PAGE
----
Georgia Today: Final runoff numbers, teens arrested in Thanksgiving shooting; Ludacris gifts shoes
LISTEN: On the Thursday Dec. 8 edition of Georgia Today: A look at the final numbers from the runoff election, two teens arrested for a Thanksgiving shooting, and rapper Ludacris teams with Mercedes-Benz to gift shoes to schoolchildren.
Peter Biello: Welcome to the new Georgia Today podcast from GPB News. Today is Thursday, Dec. 8th. I'm Peter Biello. Coming up on today's episode, we crunch the final numbers from the U.S. Senate runoff election. Atlanta police have arrested two teenagers in connection with the fatal shooting of a 12-year-old and a 15-year-old on Thanksgiving weekend. And rapper and entertainer Ludacris, along with Mercedes-Benz, surprised some Atlanta schoolchildren with some early holiday presents. These stories and more, coming up on Georgia Today.
Peter Biello: With most of the votes now counted, Sen. Raphael Warnock beat Republican Herschel Walker by nearly three points in the runoff election this week. GPB's Stephen Fowler breaks down some of the numbers.
Stephen Fowler: Warnock earned a higher share of the votes than he did in the November general election in all but 11 of Georgia's 159 counties. And Herschel Walker, who did the worst out of any statewide Republican candidate on the ballot in November, also underperformed Gov. Brian Kemp's margins in key Republican counties. Another key difference: in-person early voting turnout. The number of people that voted on optional early voting days, mainly in Democratic strongholds, was higher than the final margin of victory. For GPB News, I'm Stephen Fowler.
Peter Biello: Atlanta police have arrested a 15-year-old and a 16-year-old in connection with the fatal shooting of a 12-year-old and a 15-year-old at an Atlanta shopping and entertainment complex over the Thanksgiving weekend. The juveniles were charged with murder, aggravated assault and gang-related crimes. GPB's Orlando Montoya spoke with Reverend Shanan Jones, who will eulogize the youngest victim, Zyion Charles.
Rev. Shanan Jones: It's sad when a 12-year-old, Zyion Charles, and a 15-year-old, Cameron Jackson, are gunned down. Cameron was dreaming of being in the 2024 Olympics. It's a crisis when a 15-year-old and a 16-year-old are charged with with the murder. And so, you know what the trajectory of their life will be in the system. And it's just — it's it's it's sad. I would have been pleased to know that they were graduating from high school. All four of these students, these these these young men were in the Atlanta public school system. I wish that we could have one day seeing them graduate, go on to college, trade school, the military. But unfortunately, two are dead with whatever hopes and dreams they housed there. Their parents housed. And then two will be in the system forever. And it's it's just — it's a crisis.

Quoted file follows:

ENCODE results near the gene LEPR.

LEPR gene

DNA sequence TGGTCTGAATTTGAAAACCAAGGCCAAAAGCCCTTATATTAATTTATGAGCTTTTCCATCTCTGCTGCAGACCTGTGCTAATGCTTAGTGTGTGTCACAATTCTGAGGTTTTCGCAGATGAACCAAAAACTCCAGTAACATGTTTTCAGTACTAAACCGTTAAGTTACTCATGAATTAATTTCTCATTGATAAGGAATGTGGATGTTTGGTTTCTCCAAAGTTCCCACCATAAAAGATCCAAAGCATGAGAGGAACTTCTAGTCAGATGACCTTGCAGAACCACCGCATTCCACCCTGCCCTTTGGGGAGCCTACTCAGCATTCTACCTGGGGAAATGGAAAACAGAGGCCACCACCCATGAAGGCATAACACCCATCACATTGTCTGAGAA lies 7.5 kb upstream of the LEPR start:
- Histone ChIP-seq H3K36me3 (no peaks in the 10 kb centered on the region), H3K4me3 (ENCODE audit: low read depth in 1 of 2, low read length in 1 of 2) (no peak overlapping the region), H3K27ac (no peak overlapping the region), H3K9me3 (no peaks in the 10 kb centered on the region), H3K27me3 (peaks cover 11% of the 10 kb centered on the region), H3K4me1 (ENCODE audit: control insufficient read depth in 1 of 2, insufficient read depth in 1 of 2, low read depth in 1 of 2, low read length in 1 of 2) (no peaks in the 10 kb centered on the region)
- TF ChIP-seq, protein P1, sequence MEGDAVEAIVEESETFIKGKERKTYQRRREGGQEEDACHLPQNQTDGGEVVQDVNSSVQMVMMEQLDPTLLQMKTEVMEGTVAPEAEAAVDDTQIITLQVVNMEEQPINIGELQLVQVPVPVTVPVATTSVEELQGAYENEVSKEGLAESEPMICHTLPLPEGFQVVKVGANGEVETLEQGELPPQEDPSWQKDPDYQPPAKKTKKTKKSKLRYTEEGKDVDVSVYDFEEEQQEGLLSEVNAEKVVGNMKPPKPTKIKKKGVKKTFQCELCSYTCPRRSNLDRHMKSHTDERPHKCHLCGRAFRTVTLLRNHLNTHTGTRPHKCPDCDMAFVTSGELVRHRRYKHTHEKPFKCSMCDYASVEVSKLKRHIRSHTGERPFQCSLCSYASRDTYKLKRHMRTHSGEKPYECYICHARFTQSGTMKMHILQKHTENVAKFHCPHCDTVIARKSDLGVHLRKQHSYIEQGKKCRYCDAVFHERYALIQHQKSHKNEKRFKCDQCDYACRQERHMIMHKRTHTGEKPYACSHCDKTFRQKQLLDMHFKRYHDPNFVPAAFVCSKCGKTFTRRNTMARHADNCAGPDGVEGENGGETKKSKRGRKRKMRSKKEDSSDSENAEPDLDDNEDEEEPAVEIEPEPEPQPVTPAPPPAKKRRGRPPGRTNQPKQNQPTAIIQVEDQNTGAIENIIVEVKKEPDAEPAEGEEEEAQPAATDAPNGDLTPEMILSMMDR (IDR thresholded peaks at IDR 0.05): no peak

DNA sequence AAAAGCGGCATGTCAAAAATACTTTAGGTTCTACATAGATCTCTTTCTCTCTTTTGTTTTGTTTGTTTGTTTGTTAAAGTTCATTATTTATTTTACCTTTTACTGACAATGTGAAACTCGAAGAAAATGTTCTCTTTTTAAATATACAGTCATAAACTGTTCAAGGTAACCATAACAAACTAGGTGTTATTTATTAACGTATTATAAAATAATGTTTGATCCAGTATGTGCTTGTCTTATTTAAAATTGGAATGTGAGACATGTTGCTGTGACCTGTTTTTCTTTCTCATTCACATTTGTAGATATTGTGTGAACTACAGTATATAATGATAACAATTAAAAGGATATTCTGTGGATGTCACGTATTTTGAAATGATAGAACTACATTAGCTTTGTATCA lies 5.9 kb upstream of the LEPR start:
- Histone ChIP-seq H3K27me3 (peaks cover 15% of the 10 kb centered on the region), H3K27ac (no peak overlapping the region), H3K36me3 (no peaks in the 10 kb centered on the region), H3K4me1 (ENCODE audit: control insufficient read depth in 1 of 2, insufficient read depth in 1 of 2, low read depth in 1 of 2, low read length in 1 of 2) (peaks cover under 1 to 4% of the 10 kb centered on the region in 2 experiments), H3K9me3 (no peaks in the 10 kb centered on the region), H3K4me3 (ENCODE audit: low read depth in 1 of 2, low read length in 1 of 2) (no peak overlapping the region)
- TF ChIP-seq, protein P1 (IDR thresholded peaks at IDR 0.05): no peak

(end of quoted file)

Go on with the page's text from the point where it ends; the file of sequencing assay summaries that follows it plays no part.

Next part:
Orlando Montoya: This has been a turning point for a lot of people. What do you think this turning point — why it happened and where we go from here?
Rev. Shanan Jones: Well, I said, and I'll be meeting with several community leaders, with Police [Chief] Schierbaum of Atlanta on tomorrow, myself and several members of Concerned Black Clergy are gang activists that work with young — gang intervention workers. I should call them — professors, criminologist, labor leaders. I think that that we've reached a point where, in the African tradition, we have a saying called Sankofa. It means to look back. If we look back so that we leave no one behind. And unfortunately, we are in a society today where parents need retooling. Churches and faith organizations need to come outside of the four walls of their church and make sanctuary at the intersection of church and society. When a mother says that she has reached out to the police some 50 times, but she had no pastor to reach out to, not because the pastor was not there, but because that mother perhaps was not connected to a church or faith community, it says that I can't wait for that mother to come and join my church. I have to go seek her out and I have to be a presence in community. I think what's happening is, is that we're moving at a pace that is so fast that we're leaving so many behind. And we need to slow down and look around and come together and link arms and find collaborations and solutions. And so we're asking for philanthropic Atlanta. We're asking — in the metro area — we're asking for the business community, educators, police, community leaders, pastors to come together — parents to come together. Let's link arms and let's find a way, politicians, to begin to deal with this this problem. And the major thing that we need to look at is the underfunding of hope. We need to invest in hope in the city. And it takes money to bring about hope. But — but programs that better collaborate, that the programs that are created in collaboration with faith and government and schools and other community agencies will begin to strike a mighty blow at the violence that we're seeing and to begin to beat that back. And I say "beat it back" because you fight fire with fire. And so if we can beat it with love, we can end the violence of hate.